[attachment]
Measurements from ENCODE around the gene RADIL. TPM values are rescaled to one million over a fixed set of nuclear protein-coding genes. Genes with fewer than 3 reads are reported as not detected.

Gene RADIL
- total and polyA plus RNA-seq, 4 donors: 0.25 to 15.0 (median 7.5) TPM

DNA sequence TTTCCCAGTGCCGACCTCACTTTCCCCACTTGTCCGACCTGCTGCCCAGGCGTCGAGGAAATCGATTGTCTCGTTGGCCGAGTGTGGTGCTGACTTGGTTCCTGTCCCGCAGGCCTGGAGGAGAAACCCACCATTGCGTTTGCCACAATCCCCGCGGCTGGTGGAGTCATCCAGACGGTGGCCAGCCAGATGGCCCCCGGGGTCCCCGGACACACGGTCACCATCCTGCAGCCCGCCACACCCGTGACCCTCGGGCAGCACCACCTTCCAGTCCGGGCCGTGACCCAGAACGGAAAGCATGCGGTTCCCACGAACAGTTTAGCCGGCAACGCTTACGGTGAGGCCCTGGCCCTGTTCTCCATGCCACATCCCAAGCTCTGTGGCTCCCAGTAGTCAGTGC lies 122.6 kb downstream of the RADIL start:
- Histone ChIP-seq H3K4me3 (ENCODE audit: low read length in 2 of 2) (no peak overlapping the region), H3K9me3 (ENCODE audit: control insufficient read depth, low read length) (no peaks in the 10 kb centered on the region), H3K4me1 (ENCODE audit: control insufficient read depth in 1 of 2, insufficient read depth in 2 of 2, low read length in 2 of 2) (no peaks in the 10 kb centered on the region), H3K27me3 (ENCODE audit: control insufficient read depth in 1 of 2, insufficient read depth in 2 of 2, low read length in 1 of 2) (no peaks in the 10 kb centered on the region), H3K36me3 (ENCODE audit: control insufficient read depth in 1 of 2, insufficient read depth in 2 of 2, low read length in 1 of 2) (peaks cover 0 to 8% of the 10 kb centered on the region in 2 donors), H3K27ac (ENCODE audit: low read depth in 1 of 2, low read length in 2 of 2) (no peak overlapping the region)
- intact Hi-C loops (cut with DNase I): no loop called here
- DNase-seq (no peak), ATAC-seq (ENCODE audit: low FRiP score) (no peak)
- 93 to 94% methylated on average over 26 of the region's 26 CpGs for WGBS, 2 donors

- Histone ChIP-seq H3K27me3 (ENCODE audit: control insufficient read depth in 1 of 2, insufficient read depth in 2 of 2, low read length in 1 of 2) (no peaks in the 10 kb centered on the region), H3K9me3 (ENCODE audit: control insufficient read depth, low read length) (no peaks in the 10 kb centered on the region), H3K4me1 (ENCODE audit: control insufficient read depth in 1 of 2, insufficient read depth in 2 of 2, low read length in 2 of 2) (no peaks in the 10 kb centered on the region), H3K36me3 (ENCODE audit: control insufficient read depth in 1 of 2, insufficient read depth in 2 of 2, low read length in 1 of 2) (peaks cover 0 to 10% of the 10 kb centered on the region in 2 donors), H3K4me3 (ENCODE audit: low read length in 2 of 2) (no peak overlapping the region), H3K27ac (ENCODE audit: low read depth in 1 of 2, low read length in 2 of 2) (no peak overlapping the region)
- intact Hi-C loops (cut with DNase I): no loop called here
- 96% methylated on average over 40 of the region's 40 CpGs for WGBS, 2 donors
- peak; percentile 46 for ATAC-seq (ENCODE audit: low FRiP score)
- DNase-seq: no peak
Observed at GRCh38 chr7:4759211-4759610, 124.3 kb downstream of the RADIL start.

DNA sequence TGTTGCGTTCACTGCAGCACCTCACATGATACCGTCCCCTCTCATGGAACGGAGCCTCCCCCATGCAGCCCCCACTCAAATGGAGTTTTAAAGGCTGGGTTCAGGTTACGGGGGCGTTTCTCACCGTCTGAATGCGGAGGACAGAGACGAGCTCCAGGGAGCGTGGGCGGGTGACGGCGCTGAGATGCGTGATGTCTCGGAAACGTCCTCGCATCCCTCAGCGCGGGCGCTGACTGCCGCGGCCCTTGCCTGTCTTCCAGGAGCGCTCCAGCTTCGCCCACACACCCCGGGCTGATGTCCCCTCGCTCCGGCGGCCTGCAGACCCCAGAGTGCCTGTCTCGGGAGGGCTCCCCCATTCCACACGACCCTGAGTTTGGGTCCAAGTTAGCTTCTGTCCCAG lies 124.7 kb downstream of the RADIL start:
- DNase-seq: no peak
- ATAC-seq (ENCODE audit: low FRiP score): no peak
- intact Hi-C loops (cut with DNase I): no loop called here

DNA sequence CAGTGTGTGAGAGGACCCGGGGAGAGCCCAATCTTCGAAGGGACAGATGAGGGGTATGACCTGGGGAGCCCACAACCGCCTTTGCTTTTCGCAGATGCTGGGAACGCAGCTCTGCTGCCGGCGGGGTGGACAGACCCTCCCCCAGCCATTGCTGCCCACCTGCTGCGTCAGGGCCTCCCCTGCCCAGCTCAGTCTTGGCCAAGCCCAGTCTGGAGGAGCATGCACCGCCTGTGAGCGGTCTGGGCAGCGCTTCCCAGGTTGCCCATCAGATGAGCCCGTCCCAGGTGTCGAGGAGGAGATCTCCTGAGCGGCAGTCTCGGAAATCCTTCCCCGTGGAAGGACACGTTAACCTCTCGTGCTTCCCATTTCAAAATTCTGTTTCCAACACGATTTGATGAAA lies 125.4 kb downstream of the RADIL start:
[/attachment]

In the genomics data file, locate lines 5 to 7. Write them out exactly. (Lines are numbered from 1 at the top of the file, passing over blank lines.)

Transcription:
- Histone ChIP-seq H3K4me3 (ENCODE audit: low read length in 2 of 2) (no peak overlapping the region), H3K9me3 (ENCODE audit: control insufficient read depth, low read length) (no peaks in the 10 kb centered on the region), H3K4me1 (ENCODE audit: control insufficient read depth in 1 of 2, insufficient read depth in 2 of 2, low read length in 2 of 2) (no peaks in the 10 kb centered on the region), H3K27me3 (ENCODE audit: control insufficient read depth in 1 of 2, insufficient read depth in 2 of 2, low read length in 1 of 2) (no peaks in the 10 kb centered on the region), H3K36me3 (ENCODE audit: control insufficient read depth in 1 of 2, insufficient read depth in 2 of 2, low read length in 1 of 2) (peaks cover 0 to 8% of the 10 kb centered on the region in 2 donors), H3K27ac (ENCODE audit: low read depth in 1 of 2, low read length in 2 of 2) (no peak overlapping the region)
- intact Hi-C loops (cut with DNase I): no loop called here
- DNase-seq (no peak), ATAC-seq (ENCODE audit: low FRiP score) (no peak)